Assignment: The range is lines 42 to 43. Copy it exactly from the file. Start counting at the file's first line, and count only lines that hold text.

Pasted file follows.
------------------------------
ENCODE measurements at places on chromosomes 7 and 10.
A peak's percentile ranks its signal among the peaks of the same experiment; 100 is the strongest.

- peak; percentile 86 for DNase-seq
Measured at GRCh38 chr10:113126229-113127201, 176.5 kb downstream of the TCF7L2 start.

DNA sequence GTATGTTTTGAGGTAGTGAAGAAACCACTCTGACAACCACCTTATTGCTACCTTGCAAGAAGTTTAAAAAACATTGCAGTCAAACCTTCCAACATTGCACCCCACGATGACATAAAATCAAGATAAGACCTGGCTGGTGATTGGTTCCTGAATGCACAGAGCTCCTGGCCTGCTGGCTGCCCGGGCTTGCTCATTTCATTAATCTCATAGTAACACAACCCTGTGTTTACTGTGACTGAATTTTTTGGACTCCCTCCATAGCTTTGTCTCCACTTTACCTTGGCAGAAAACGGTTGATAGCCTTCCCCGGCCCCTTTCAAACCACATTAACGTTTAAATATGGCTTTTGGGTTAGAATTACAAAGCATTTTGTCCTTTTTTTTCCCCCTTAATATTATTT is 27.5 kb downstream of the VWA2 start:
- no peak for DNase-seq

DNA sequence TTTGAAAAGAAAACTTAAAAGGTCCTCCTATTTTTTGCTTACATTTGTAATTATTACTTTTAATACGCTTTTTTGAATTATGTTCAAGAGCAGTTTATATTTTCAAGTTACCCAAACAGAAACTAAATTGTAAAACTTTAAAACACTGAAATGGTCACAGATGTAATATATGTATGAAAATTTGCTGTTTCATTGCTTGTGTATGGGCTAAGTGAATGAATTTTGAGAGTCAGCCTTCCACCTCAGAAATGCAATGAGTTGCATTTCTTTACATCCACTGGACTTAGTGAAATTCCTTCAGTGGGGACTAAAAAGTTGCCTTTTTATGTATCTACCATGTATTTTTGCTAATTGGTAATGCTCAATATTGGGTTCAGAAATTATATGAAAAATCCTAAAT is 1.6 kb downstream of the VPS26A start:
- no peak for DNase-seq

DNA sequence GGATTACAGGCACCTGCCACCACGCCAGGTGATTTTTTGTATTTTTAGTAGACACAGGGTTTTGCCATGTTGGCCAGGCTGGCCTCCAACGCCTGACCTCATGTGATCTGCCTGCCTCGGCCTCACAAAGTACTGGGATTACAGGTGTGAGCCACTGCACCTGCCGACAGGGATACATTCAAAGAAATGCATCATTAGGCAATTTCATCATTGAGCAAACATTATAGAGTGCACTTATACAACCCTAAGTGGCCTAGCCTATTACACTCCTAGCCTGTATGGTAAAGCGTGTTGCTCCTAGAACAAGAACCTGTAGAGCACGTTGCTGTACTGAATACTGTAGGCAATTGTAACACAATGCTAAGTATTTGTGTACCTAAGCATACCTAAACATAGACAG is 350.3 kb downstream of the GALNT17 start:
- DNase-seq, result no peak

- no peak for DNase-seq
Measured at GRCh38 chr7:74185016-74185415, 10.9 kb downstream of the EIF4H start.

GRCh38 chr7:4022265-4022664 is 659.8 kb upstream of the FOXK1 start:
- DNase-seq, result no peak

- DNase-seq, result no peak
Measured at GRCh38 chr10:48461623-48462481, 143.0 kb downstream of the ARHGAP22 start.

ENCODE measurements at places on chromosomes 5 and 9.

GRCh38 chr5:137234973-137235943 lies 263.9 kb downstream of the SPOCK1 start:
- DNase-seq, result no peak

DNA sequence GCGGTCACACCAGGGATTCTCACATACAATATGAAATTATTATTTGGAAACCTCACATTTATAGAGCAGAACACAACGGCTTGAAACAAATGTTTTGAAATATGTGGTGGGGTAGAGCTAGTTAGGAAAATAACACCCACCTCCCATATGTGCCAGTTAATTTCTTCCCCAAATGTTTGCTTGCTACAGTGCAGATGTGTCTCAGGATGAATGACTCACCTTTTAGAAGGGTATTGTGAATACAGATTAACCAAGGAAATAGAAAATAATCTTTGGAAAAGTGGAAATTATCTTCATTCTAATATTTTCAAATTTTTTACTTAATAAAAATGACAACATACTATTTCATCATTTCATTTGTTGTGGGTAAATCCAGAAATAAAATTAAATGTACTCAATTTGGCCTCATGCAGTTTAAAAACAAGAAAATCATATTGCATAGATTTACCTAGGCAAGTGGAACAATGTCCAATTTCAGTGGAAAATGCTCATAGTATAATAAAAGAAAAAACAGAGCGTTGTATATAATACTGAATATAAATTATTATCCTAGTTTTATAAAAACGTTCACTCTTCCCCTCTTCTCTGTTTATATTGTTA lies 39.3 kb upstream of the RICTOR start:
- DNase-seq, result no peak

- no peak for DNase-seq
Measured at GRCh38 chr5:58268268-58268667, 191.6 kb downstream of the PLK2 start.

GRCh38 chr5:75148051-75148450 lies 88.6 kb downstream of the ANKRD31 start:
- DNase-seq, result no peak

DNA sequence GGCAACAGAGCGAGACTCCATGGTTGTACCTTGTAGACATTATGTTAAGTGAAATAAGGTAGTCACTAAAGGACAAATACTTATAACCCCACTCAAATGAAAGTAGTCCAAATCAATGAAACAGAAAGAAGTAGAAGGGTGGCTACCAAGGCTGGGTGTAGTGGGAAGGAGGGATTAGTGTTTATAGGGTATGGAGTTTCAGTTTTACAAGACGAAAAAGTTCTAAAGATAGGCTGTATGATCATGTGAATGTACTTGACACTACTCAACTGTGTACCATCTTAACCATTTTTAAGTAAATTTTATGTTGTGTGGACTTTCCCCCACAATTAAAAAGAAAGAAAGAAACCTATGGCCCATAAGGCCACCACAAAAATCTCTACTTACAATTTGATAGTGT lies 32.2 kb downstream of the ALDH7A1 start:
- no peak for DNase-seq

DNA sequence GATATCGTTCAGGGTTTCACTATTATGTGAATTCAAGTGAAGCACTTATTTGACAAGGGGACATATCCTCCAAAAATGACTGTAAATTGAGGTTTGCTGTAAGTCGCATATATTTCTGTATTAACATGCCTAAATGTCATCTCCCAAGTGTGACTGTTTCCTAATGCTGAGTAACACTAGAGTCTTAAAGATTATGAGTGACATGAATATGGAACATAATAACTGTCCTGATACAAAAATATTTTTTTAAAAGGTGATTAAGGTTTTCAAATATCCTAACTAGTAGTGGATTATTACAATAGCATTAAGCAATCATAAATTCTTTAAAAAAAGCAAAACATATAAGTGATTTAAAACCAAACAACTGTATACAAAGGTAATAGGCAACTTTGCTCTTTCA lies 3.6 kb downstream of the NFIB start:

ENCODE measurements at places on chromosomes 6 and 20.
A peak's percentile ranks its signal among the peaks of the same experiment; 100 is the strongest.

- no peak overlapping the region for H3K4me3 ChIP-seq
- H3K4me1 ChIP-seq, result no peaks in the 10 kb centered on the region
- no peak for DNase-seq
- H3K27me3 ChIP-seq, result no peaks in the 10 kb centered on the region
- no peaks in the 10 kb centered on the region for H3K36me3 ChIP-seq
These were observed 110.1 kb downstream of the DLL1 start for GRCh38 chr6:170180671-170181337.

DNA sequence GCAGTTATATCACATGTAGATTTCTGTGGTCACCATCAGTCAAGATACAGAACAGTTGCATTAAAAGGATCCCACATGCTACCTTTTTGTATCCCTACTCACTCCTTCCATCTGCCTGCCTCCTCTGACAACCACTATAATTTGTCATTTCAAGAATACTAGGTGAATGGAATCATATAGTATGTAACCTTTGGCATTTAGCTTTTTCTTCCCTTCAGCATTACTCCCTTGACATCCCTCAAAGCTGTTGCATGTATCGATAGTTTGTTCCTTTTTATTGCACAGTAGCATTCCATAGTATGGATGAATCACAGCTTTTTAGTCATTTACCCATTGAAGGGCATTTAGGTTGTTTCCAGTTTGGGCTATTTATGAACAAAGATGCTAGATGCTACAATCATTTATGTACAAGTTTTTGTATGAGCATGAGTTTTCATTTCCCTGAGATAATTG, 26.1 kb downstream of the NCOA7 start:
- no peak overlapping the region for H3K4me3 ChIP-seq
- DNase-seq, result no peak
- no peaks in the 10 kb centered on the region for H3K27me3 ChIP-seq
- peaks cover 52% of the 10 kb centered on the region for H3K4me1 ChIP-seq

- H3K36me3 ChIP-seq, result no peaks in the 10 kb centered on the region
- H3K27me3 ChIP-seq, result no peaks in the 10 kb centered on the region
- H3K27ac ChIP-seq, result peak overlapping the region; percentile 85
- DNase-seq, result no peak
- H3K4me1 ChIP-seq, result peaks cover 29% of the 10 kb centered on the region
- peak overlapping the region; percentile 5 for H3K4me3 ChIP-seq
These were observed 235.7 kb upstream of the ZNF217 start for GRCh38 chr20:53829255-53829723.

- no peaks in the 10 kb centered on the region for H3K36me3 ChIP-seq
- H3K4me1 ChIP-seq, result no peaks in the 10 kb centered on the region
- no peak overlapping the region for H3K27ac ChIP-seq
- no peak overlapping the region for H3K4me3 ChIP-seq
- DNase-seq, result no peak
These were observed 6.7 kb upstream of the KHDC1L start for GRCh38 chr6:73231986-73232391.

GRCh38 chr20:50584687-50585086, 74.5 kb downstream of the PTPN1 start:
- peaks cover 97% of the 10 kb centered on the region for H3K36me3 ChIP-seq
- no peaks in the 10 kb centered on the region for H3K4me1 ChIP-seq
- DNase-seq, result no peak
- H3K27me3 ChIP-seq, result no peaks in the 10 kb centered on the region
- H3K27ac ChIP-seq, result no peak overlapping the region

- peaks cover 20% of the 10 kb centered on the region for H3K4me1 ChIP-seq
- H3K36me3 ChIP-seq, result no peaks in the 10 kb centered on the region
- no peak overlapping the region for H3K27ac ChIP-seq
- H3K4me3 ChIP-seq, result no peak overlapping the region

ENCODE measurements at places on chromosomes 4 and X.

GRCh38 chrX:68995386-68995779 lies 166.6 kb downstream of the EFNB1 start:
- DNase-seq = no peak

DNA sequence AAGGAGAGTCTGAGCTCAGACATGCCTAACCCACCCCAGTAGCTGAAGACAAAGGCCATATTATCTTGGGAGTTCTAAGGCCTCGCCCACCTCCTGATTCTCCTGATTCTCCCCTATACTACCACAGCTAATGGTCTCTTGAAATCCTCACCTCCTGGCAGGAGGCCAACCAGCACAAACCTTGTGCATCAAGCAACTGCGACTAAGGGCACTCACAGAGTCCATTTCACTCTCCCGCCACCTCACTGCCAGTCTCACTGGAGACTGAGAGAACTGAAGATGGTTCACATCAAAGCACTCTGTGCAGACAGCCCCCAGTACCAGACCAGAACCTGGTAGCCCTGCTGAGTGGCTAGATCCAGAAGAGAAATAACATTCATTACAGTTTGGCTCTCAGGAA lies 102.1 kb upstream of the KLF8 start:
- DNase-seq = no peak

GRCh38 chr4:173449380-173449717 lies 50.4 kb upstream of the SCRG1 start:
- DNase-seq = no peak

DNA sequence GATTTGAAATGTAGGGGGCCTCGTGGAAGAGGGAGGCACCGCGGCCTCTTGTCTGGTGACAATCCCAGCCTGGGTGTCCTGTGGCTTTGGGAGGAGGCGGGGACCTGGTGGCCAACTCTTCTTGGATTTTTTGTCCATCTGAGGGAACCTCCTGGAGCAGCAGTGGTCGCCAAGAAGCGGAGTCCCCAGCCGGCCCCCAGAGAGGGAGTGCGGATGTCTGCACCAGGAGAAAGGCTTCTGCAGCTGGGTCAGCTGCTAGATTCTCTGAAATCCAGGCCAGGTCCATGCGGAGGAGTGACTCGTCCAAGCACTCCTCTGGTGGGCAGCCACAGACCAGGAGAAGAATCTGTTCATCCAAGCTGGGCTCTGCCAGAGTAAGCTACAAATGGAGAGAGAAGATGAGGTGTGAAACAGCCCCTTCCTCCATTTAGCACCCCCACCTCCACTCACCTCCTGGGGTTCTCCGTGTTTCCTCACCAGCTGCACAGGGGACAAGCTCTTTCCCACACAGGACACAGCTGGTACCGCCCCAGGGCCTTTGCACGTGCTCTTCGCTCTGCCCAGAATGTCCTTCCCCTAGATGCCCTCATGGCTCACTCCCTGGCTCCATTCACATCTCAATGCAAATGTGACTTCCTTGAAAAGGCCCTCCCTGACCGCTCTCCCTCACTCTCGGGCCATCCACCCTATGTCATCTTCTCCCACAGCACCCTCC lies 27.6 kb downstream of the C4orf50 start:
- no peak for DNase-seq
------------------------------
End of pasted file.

- H3K36me3 ChIP-seq, result no peaks in the 10 kb centered on the region
- H3K27me3 ChIP-seq, result no peaks in the 10 kb centered on the region